At least 54 people have been killed, and a further 90 are wounded, following multiple bomb blasts, in northeastern Nigeria.
At least 54 people were killed and 90 wounded in multiple bomb attacks in the northeastern Nigerian city of Maiduguri on Sunday evening, a police spokesman said on Monday.
No one has claimed responsibility for the attack, but it bore the hallmarks of the Islamist group Boko Haram, which has been trying to carve out a state in the country’s northeast since 2009.
“A suspected Boko Haram suicide bomber detonated IEDs (improvised explosive devices) at a mosque in Ajilari and some insurgents also threw IEDs at a viewing centre. Total casualty figure is now 54,” Victor Isuku, a police spokesman in Maiduguri, said.
A Nigerian army spokesman said on Sunday that three bombs had gone off.
Maiduguri, the capital of Borno state, is the birthplace of the Boko Haram insurgency, which that has killed thousands and displaced 2.1 million people.
The city has been free of attack for about a month. It was last hit by a bomb at the end of July and there was a skirmish with suspected Boko Haram militants on the outskirts in mid-August.
On Sunday evening, two bombs also went off at a checkpoint near a market in the Borno town of Monguno, three residents said on Monday. Monguno is about 135 kilometres north of Maiduguri.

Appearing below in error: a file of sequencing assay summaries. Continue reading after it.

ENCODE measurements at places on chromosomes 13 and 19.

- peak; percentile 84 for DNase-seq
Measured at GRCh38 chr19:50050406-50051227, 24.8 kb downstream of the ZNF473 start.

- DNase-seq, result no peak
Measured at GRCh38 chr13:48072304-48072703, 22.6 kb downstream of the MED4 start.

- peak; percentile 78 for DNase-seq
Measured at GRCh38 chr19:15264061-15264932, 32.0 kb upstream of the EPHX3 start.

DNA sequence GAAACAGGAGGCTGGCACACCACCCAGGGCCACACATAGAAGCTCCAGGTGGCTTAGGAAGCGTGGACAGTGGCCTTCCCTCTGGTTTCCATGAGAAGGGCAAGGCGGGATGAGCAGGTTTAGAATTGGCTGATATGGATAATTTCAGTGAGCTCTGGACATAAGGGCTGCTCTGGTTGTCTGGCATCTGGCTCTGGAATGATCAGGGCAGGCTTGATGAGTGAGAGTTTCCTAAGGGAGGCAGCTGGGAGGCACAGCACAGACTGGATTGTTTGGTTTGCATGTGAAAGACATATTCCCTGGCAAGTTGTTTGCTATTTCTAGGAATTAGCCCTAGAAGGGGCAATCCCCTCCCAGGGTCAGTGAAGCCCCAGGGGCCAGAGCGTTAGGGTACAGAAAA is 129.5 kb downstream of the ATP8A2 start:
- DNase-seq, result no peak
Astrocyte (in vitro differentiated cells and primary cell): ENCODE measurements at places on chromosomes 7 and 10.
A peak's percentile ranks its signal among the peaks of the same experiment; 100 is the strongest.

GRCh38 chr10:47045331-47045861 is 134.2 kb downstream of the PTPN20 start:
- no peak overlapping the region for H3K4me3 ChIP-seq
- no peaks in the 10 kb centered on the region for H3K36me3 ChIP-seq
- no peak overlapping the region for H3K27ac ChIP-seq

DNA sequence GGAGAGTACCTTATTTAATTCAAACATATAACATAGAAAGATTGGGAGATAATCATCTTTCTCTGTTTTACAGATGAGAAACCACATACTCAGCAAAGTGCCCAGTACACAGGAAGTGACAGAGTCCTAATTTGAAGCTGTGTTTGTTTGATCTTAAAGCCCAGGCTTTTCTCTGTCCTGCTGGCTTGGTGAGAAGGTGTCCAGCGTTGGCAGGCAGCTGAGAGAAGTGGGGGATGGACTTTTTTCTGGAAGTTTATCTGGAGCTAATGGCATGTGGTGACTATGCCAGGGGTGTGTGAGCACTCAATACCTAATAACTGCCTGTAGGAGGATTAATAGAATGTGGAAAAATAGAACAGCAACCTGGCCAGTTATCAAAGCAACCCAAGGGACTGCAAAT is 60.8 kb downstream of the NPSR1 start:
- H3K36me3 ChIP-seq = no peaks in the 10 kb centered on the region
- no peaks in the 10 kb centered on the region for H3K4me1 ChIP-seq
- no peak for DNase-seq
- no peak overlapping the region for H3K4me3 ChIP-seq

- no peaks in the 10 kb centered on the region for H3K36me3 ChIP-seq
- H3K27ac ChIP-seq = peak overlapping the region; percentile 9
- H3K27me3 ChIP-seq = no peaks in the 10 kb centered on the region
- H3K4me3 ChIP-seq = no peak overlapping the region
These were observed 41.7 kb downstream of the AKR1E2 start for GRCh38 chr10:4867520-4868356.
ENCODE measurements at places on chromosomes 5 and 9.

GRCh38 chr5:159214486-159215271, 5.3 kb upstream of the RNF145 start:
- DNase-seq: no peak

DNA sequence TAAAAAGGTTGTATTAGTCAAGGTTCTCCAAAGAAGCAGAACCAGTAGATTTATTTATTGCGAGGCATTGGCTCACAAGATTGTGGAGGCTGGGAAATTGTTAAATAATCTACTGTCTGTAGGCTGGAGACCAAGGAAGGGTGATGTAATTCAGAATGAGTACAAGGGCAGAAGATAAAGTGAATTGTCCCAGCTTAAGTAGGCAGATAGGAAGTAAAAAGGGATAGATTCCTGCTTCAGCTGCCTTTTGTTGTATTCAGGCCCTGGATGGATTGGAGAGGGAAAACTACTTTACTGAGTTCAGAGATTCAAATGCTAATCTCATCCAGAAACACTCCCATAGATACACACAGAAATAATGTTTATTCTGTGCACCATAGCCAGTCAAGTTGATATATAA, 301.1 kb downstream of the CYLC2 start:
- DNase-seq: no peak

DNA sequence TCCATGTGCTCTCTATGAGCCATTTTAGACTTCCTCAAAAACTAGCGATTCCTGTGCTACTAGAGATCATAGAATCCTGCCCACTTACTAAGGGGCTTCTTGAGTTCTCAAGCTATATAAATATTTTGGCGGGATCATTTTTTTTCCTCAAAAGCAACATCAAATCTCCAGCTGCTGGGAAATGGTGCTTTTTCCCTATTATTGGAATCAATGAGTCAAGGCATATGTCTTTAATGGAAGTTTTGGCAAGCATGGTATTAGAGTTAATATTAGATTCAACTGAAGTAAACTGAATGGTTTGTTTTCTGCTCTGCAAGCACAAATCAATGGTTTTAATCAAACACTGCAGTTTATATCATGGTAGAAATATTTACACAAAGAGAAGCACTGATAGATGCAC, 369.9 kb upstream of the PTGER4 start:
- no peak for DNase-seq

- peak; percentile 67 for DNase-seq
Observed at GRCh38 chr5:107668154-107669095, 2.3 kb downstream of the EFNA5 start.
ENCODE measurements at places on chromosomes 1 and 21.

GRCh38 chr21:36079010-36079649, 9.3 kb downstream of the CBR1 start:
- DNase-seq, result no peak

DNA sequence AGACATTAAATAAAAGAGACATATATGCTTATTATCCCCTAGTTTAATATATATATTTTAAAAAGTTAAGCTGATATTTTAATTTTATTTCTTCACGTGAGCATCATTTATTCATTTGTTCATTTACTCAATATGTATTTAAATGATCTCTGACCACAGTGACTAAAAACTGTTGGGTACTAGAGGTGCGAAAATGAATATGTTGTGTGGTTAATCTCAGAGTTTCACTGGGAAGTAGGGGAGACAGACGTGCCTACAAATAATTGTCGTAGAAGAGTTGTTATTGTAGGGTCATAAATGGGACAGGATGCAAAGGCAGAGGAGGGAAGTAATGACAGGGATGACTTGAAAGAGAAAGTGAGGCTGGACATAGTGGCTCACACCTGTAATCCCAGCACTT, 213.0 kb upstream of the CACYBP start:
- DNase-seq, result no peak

“At about 9:30pm (20:30 GMT), the first bomb exploded. We started running and then the second bomb blasted. Later we came back to help, we evacuated 16 dead bodies to the general hospital in Monguno and 28 injured,” said Bukar Lawal, a resident of the town who was near the first blast. He also helped transport some of the injured to Maiduguri.
Mohammadu Hafis, another resident who also helped move the wounded, said 16 died on the spot and another two on Monday.
After President Muhammadu Buhari’s inauguration, attacks rose across northern Nigeria and Maiduguri was hit on a near weekly basis.
A new offensive launched by the Nigerian army to clear Boko Haram out of more towns over the last month saw a sharp drop in the frequency of attacks in Borno, the worst affected by the insurrection, and neighbouring states.